I know you can use the following sentence to describe it like this:

The wood was burning in the fireplace.

But does there exist a single adjective that could replace "on" in this sentence:

The fireplace was on.

I'm thinking it could be replaced with "lit":

The firelace was lit.

Any other, better suggestions?

  • Lit was my first thought, and I suspect that it's going to be the best choice. Commented Aug 6, 2021 at 19:41
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    No, the wood is burning, not the fireplace. Commented Aug 6, 2021 at 19:47
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    @FeliniusRex - one says that a lamp is lit, or that a candelabrum is lit, even though it's only the bulb or the candle(s) that are actually lit. As far as litintense, that usage is far less common in my experience. Commented Aug 6, 2021 at 19:50
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    A fire burns in a fireplace. The fireplace is not the fire. Commented Aug 6, 2021 at 19:55
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    If a fireplace is lit, it means that there is a light shining on/in it. If a fire is lit, it means that the fire (which has been prepared) has been set alight. Commented Aug 6, 2021 at 23:37

3 Answers 3


We don’t often light fires nowadays and the everyday words describing the process are being forgotten.

For example:

K. L. set alight to 72-year-old J.C. in her garden [...], on 13 March 2018 before killing himself. [bbc.co.uk/news]

A man has been injured after the car he was in went on fire on an unclassified road between Dingwall and Evanton. [bbc.co.uk/news]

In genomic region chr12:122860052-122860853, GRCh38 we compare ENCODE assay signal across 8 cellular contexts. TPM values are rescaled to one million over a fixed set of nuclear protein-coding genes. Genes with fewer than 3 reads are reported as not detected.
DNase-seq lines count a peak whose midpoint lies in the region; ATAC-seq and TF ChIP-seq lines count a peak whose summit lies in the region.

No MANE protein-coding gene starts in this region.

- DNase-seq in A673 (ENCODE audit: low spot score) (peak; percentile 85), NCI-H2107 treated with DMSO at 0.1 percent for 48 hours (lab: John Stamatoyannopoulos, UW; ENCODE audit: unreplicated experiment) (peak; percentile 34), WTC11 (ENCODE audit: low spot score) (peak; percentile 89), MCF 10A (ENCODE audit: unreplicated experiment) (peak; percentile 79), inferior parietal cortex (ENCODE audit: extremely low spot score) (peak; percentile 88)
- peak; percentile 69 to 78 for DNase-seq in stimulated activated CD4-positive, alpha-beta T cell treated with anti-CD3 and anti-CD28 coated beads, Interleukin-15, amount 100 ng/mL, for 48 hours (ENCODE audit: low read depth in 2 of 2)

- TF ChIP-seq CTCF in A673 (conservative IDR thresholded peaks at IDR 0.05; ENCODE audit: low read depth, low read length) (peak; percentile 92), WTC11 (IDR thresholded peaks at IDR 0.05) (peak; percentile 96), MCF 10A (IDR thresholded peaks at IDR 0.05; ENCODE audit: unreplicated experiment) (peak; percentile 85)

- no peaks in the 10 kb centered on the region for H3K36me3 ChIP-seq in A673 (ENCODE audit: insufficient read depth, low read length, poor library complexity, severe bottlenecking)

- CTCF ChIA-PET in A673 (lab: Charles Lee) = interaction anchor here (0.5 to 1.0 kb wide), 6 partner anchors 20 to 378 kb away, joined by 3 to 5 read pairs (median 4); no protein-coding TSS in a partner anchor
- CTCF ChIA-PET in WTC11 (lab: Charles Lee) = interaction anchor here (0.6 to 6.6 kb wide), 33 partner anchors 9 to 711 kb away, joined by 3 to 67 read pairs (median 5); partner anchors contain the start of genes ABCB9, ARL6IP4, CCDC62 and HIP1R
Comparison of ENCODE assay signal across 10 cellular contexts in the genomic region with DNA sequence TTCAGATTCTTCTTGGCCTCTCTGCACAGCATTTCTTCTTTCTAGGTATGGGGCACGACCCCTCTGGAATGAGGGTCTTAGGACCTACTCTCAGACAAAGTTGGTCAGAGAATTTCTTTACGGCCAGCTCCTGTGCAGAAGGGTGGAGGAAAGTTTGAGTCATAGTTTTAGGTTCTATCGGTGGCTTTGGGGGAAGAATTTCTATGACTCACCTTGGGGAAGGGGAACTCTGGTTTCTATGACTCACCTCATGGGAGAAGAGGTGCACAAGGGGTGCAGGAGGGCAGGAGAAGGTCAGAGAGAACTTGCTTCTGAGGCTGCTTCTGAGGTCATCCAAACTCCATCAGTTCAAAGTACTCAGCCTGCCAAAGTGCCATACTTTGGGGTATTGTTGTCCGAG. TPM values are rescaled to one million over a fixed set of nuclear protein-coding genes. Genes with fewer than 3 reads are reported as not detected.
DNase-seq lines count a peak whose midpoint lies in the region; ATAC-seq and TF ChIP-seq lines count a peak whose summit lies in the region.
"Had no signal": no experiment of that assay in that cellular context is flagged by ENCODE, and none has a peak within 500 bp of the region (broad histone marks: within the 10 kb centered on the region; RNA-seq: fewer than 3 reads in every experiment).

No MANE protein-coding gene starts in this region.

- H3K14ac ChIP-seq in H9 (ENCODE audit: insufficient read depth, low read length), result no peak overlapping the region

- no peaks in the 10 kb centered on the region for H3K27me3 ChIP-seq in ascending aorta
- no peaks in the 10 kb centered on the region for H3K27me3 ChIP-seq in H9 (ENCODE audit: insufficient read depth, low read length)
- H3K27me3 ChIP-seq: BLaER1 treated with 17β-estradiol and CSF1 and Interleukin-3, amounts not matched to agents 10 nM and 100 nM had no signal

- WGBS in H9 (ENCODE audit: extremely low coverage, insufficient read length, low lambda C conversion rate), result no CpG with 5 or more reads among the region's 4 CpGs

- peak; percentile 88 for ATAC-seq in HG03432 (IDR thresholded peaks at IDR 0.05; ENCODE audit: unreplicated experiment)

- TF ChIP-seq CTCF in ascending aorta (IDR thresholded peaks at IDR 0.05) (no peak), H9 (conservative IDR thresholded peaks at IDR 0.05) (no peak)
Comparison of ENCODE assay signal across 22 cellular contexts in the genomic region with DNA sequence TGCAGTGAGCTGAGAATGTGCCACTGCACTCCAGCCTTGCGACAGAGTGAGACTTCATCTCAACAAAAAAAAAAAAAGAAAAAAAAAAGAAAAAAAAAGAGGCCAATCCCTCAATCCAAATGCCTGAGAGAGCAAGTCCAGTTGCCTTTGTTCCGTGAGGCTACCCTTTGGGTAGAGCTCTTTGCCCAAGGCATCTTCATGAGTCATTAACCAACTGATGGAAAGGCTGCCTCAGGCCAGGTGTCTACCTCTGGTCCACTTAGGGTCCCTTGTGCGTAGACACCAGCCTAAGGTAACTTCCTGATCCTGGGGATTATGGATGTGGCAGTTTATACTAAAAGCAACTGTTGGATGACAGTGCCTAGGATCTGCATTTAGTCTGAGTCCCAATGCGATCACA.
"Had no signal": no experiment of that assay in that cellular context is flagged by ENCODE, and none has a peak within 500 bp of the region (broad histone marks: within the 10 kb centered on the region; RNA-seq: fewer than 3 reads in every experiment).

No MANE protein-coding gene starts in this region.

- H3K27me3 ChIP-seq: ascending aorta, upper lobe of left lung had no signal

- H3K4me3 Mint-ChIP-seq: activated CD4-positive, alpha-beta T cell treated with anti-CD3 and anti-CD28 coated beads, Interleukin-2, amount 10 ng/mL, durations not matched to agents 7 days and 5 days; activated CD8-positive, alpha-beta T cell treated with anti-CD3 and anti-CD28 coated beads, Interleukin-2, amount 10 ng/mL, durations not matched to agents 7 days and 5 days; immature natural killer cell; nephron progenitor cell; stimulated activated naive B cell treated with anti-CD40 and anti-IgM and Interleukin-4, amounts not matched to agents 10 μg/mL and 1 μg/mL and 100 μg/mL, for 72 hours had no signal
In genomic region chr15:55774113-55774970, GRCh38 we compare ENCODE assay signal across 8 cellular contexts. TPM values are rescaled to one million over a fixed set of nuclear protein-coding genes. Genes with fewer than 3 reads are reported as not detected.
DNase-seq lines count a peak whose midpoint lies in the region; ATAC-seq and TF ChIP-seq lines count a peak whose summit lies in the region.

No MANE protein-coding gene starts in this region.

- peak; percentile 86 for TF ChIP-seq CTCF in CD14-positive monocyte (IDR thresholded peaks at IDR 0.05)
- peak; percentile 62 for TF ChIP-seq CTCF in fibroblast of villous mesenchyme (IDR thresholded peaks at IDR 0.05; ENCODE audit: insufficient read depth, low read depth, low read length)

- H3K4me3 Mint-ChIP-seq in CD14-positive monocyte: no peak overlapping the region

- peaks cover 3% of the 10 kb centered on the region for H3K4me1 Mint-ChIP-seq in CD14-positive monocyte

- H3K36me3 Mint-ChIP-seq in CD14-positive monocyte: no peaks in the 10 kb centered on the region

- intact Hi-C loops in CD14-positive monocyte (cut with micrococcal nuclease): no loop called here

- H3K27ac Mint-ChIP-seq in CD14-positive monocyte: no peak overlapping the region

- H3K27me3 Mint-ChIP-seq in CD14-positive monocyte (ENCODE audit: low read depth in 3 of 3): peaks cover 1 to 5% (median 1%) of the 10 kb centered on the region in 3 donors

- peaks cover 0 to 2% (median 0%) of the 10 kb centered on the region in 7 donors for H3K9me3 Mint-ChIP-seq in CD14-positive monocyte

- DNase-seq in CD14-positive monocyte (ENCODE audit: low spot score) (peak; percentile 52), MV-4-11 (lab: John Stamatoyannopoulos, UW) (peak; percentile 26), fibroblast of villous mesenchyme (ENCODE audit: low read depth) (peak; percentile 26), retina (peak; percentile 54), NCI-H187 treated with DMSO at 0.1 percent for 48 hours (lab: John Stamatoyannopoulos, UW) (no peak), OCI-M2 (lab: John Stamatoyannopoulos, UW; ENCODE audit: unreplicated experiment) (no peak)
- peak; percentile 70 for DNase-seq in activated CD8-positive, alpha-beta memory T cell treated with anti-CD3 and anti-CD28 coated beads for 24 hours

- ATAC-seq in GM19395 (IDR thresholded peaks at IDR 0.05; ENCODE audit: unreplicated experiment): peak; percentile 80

You look at me and, babe, I wanna catch on fire [Lady Gaga: Always Remember Us This Way]

Three people were onboard when it came down, hitting power lines and setting alight on the A14 near Abergavenny. [BBC TV Ten O’Clock News]

They tore down a giant banner celebrating communist China's 70th anniversary and rapidly put it to flame. [BBC TV Ten O’Clock News]

...to light on fire [ChronicleLive.co.uk]

You can light a fire.
You can set light to something, set fire to something, set something alight and set something on fire.
You can’t set alight to something. Nothing can set alight.
Things catch fire. (In some dialects you might wait, say, for the wood to catch.) Once they have caught fire, things are on fire. But they don’t go on fire or catch on fire or light on fire.

While "put to the sword" appears in print occasionally, "put to flame" and "put to the flame" make very rare appearances: mostly in the writings of Lord of the Rings fans.


There is the word alight which means burning (Cambridge)

The FreeDictionary defines it as meaning

Burning; lighted:

  • The discarded match was still alight.

There is also aflame but it is literary, and ablaze, but this means burning very strongly, so it may be too intense.


Here is a picture of a fireplace. In it, a fire is burning. The fire is lit (or burning). The fireplace does not burn.

enter image description here

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